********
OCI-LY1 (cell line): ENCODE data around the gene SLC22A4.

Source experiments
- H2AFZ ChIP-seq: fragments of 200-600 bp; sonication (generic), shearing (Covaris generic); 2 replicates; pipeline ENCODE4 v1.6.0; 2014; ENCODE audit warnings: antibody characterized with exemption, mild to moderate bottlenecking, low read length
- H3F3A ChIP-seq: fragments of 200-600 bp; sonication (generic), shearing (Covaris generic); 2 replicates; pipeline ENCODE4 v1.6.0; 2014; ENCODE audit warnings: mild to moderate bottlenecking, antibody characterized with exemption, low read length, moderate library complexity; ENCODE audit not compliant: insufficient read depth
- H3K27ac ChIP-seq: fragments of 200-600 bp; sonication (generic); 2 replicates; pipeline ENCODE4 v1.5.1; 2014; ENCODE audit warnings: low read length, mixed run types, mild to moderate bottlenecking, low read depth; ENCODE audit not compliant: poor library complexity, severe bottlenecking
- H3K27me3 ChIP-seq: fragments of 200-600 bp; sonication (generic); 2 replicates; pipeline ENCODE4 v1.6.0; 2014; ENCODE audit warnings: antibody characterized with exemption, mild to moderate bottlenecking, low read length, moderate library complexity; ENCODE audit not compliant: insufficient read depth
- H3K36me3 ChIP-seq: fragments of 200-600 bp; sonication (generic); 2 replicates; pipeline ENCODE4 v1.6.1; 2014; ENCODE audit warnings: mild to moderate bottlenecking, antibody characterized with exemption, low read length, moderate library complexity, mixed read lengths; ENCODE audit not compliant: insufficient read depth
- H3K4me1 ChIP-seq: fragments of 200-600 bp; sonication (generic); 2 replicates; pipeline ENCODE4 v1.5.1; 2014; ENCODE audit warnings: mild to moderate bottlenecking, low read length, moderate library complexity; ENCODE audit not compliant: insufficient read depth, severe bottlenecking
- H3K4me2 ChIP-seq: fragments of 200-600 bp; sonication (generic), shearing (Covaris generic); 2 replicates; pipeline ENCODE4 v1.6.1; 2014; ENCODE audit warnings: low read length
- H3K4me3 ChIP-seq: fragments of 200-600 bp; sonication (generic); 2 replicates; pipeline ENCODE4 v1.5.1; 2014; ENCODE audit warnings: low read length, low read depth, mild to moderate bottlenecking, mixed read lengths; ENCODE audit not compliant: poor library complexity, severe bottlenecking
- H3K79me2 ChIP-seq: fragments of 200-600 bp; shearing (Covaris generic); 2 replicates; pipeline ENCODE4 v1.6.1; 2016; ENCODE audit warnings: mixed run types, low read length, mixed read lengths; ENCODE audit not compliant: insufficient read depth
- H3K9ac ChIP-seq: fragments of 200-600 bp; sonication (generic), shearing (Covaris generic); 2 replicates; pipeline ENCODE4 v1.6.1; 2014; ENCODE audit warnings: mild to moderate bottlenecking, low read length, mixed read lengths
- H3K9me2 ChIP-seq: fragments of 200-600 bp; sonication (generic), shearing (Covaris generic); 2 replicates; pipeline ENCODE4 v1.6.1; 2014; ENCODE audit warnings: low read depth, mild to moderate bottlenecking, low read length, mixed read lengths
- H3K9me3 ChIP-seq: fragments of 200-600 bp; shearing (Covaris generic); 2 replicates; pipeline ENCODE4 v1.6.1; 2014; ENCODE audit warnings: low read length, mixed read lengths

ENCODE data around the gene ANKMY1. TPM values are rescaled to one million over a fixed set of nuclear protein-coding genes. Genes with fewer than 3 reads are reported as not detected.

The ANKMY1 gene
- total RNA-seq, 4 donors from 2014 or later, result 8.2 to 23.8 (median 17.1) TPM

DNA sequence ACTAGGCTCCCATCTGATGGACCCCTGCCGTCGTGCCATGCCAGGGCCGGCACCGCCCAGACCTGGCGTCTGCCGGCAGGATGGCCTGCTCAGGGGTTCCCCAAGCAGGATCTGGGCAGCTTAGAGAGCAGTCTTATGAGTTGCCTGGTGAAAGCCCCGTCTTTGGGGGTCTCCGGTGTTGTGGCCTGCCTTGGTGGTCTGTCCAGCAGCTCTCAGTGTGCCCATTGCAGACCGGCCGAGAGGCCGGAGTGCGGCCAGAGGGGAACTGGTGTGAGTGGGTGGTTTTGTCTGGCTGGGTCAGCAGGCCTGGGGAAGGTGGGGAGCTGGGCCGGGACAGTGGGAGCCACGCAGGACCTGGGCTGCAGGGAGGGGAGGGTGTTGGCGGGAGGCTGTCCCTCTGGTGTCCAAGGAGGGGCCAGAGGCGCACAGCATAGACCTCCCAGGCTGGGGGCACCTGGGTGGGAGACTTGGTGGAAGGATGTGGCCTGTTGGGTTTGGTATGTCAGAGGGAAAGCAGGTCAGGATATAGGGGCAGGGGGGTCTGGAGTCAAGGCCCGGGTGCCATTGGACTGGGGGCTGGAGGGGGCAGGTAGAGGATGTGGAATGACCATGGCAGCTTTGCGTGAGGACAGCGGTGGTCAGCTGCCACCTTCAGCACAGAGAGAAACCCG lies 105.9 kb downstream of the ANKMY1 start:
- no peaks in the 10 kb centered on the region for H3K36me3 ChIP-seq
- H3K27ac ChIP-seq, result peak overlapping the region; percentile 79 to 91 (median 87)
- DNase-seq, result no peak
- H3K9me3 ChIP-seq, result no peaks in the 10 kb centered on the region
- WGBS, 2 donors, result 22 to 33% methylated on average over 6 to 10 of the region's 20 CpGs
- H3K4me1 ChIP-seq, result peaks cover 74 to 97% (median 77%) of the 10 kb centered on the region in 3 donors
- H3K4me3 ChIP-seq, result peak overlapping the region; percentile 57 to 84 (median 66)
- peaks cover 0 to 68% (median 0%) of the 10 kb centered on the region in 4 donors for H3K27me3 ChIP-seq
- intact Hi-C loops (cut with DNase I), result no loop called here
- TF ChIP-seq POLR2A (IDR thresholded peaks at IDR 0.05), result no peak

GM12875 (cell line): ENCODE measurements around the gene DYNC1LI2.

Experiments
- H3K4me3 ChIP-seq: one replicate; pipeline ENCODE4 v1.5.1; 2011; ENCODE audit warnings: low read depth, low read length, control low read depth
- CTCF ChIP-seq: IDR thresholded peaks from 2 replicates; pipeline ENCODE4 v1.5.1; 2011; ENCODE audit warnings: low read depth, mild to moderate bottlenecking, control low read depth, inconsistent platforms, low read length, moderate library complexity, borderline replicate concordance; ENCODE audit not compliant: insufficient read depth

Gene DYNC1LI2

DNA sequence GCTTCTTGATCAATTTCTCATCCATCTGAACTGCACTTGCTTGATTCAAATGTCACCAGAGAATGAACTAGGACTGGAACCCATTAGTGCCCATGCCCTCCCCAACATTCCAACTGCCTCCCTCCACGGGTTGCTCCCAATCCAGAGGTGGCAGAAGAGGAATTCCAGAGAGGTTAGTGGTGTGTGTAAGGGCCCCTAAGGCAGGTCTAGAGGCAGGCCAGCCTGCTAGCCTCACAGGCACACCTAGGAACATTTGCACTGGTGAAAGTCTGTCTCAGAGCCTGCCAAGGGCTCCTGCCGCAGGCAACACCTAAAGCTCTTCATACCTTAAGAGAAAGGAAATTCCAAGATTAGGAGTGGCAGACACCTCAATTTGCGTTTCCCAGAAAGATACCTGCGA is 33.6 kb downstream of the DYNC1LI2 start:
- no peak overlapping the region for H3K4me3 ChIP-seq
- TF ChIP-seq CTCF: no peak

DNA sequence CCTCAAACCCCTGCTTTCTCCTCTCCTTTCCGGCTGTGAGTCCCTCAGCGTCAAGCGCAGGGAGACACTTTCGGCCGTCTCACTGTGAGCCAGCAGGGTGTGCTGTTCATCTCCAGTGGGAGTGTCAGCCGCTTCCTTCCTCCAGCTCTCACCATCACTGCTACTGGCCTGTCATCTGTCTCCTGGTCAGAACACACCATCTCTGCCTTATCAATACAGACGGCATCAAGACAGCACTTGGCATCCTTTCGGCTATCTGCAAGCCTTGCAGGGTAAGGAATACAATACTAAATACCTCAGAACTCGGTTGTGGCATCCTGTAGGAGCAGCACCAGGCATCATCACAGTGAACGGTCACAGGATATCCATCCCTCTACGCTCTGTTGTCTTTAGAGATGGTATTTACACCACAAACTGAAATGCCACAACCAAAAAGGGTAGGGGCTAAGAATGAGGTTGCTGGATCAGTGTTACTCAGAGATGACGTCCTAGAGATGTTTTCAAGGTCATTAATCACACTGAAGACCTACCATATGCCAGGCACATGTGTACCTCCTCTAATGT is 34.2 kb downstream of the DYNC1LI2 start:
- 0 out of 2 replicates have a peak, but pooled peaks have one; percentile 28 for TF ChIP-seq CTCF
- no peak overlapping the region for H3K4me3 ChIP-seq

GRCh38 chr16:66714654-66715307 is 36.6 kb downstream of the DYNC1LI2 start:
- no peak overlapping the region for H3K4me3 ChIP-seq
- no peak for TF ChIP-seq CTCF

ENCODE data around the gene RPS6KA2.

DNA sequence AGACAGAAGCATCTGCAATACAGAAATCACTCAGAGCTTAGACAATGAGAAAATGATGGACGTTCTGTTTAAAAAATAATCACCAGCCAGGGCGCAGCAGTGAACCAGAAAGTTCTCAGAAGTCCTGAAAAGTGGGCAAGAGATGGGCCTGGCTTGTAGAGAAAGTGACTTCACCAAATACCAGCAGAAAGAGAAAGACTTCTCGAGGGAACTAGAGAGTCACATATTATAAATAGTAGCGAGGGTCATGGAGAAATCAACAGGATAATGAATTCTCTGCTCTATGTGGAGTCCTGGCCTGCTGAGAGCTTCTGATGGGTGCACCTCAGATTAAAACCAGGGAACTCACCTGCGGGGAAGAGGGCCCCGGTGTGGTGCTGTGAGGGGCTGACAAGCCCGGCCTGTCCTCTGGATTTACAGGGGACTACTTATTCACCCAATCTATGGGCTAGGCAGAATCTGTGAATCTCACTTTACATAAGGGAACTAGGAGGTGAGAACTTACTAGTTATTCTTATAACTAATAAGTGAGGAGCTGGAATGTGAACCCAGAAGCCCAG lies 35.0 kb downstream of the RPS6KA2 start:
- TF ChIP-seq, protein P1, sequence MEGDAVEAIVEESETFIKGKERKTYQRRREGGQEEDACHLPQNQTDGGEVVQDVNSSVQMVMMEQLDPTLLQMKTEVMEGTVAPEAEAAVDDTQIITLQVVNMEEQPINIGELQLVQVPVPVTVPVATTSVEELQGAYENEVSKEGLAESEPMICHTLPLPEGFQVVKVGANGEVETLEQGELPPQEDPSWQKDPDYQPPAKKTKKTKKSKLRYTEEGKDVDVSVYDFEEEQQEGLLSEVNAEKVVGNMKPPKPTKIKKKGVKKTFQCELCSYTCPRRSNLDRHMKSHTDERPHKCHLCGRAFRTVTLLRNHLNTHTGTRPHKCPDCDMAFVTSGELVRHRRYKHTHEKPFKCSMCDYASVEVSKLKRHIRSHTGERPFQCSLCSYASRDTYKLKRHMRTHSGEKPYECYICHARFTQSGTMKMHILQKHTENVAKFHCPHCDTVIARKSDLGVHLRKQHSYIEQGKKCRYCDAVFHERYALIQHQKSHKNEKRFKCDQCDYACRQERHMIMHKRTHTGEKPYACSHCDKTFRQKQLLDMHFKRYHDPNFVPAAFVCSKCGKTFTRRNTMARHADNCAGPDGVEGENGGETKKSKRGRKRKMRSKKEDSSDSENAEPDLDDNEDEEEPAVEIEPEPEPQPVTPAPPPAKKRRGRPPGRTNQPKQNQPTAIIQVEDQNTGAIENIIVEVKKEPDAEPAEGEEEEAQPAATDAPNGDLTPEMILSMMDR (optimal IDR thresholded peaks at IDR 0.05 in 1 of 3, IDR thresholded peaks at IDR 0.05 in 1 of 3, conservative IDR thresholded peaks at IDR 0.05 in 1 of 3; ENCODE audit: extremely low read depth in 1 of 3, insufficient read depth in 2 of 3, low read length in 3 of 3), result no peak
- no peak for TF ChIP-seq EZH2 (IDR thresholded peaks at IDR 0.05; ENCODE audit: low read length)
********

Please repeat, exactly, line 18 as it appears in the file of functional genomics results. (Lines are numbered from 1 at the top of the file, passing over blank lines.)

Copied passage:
DNA sequence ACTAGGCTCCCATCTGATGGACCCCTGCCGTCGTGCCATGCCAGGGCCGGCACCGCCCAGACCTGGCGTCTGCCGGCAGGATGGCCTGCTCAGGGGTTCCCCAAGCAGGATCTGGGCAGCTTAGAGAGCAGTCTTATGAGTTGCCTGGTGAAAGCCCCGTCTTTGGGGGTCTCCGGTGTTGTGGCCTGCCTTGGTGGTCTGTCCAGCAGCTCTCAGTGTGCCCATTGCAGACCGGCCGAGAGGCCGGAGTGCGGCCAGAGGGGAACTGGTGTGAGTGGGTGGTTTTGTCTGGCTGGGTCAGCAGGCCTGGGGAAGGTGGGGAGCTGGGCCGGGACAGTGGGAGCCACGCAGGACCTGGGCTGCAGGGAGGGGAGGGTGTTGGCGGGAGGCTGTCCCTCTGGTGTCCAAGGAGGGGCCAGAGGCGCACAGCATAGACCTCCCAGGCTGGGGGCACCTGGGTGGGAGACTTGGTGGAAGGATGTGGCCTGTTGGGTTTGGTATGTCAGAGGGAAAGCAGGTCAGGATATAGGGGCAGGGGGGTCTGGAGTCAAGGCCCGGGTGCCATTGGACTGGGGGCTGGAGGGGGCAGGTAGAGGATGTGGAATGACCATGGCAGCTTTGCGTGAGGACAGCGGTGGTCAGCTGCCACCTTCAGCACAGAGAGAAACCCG lies 105.9 kb downstream of the ANKMY1 start: